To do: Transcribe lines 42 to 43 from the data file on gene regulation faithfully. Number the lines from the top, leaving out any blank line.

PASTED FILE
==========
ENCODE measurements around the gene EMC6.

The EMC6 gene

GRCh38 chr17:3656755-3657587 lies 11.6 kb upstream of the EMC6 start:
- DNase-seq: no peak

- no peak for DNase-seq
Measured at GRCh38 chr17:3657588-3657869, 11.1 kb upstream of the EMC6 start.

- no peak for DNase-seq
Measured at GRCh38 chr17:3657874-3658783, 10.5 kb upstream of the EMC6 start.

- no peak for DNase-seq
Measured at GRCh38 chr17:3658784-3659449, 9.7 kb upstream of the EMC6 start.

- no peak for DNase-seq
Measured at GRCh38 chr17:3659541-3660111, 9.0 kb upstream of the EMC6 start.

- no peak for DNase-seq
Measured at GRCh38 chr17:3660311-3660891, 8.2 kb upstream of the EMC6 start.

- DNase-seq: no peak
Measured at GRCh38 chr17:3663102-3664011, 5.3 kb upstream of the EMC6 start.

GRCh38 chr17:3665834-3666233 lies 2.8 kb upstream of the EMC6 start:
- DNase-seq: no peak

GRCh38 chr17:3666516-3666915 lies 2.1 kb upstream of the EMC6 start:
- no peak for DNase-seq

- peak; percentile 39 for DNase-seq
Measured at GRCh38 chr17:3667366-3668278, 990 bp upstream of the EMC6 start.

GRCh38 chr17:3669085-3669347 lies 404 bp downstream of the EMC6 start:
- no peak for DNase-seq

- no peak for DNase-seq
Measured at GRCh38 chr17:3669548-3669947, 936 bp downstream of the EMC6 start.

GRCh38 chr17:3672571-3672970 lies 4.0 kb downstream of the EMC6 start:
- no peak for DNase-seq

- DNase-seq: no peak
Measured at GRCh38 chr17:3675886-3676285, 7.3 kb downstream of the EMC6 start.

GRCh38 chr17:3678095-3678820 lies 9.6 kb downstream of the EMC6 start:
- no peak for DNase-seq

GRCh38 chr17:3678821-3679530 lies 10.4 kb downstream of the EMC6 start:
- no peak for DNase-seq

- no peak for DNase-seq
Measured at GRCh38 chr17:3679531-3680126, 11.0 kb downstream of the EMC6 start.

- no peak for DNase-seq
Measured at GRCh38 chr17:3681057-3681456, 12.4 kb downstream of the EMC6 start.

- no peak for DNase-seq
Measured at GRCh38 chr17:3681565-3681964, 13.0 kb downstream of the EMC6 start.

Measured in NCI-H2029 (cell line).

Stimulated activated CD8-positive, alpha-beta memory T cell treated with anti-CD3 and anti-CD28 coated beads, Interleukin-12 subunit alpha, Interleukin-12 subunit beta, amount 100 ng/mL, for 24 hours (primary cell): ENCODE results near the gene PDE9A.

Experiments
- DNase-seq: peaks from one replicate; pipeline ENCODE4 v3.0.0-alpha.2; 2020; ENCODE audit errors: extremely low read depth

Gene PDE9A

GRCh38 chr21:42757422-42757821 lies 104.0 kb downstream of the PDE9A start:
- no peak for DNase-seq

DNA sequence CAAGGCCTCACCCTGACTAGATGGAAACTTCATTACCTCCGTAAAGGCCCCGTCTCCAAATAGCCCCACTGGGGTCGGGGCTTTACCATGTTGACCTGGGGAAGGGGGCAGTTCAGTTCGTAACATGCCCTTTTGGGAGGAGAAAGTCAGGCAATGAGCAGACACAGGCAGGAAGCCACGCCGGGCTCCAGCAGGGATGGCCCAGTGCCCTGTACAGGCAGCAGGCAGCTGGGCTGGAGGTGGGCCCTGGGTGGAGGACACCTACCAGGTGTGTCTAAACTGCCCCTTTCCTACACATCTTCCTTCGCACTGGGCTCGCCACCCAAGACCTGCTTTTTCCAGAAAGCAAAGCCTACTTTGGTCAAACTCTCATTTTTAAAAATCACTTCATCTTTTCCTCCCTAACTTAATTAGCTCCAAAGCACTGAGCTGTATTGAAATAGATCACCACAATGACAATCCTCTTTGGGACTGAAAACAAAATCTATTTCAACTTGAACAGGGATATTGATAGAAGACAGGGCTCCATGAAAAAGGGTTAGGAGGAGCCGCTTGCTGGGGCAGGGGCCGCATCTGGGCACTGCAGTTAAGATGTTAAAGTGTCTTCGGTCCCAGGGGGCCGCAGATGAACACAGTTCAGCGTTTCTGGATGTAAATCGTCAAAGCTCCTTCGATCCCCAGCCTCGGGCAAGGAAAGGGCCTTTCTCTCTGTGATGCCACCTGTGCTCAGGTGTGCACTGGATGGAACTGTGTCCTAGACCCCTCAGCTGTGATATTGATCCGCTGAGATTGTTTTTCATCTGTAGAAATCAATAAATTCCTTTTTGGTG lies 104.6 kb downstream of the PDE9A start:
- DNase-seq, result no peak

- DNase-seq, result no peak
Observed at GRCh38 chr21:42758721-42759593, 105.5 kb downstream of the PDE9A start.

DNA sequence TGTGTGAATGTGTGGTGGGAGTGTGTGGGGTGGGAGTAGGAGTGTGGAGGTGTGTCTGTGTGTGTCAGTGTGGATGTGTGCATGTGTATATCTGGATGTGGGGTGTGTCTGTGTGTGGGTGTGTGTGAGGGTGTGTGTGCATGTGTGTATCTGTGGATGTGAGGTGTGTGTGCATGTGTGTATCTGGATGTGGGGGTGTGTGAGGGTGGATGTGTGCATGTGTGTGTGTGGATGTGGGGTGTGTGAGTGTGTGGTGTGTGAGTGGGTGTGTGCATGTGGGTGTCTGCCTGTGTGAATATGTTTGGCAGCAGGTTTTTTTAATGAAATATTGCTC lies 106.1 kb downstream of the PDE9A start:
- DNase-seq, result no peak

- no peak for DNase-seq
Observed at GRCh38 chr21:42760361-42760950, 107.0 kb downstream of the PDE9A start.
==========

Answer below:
Stimulated activated CD8-positive, alpha-beta memory T cell treated with anti-CD3 and anti-CD28 coated beads, Interleukin-12 subunit alpha, Interleukin-12 subunit beta, amount 100 ng/mL, for 24 hours (primary cell): ENCODE results near the gene PDE9A.

Experiments